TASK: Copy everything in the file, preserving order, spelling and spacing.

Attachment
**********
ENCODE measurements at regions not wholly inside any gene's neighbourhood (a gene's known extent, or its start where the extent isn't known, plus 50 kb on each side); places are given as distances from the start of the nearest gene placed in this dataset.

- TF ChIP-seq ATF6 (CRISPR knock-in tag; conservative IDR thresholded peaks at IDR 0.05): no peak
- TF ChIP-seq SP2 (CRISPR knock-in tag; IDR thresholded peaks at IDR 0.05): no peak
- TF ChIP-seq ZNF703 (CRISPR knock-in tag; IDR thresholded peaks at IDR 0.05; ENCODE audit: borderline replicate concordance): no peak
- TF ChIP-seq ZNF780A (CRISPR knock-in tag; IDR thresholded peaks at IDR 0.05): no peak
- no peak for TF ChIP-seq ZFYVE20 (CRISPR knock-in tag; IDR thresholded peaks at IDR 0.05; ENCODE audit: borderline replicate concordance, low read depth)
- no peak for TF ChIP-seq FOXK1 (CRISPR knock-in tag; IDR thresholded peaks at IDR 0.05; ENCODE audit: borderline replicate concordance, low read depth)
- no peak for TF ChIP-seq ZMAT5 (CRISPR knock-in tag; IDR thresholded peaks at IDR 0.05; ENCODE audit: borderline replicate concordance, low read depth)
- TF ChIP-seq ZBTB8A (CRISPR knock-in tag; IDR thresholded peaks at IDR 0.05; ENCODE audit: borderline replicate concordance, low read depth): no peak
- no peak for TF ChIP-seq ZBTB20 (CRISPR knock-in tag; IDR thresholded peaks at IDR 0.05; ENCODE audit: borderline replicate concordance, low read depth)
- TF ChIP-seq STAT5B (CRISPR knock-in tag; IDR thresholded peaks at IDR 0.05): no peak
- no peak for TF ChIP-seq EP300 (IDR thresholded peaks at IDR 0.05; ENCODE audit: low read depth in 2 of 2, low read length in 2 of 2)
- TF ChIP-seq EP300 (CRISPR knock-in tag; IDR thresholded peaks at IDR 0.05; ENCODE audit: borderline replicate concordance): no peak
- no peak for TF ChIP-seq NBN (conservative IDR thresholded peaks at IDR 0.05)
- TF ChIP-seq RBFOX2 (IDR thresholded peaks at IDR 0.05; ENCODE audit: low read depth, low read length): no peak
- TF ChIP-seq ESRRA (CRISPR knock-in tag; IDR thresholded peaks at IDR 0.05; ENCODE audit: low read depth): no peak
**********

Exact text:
ENCODE measurements at regions not wholly inside any gene's neighbourhood (a gene's known extent, or its start where the extent isn't known, plus 50 kb on each side); places are given as distances from the start of the nearest gene placed in this dataset.

- TF ChIP-seq ATF6 (CRISPR knock-in tag; conservative IDR thresholded peaks at IDR 0.05): no peak
- TF ChIP-seq SP2 (CRISPR knock-in tag; IDR thresholded peaks at IDR 0.05): no peak
- TF ChIP-seq ZNF703 (CRISPR knock-in tag; IDR thresholded peaks at IDR 0.05; ENCODE audit: borderline replicate concordance): no peak
- TF ChIP-seq ZNF780A (CRISPR knock-in tag; IDR thresholded peaks at IDR 0.05): no peak
- no peak for TF ChIP-seq ZFYVE20 (CRISPR knock-in tag; IDR thresholded peaks at IDR 0.05; ENCODE audit: borderline replicate concordance, low read depth)
- no peak for TF ChIP-seq FOXK1 (CRISPR knock-in tag; IDR thresholded peaks at IDR 0.05; ENCODE audit: borderline replicate concordance, low read depth)
- no peak for TF ChIP-seq ZMAT5 (CRISPR knock-in tag; IDR thresholded peaks at IDR 0.05; ENCODE audit: borderline replicate concordance, low read depth)
- TF ChIP-seq ZBTB8A (CRISPR knock-in tag; IDR thresholded peaks at IDR 0.05; ENCODE audit: borderline replicate concordance, low read depth): no peak
- no peak for TF ChIP-seq ZBTB20 (CRISPR knock-in tag; IDR thresholded peaks at IDR 0.05; ENCODE audit: borderline replicate concordance, low read depth)
- TF ChIP-seq STAT5B (CRISPR knock-in tag; IDR thresholded peaks at IDR 0.05): no peak
- no peak for TF ChIP-seq EP300 (IDR thresholded peaks at IDR 0.05; ENCODE audit: low read depth in 2 of 2, low read length in 2 of 2)
- TF ChIP-seq EP300 (CRISPR knock-in tag; IDR thresholded peaks at IDR 0.05; ENCODE audit: borderline replicate concordance): no peak
- no peak for TF ChIP-seq NBN (conservative IDR thresholded peaks at IDR 0.05)
- TF ChIP-seq RBFOX2 (IDR thresholded peaks at IDR 0.05; ENCODE audit: low read depth, low read length): no peak
- TF ChIP-seq ESRRA (CRISPR knock-in tag; IDR thresholded peaks at IDR 0.05; ENCODE audit: low read depth): no peak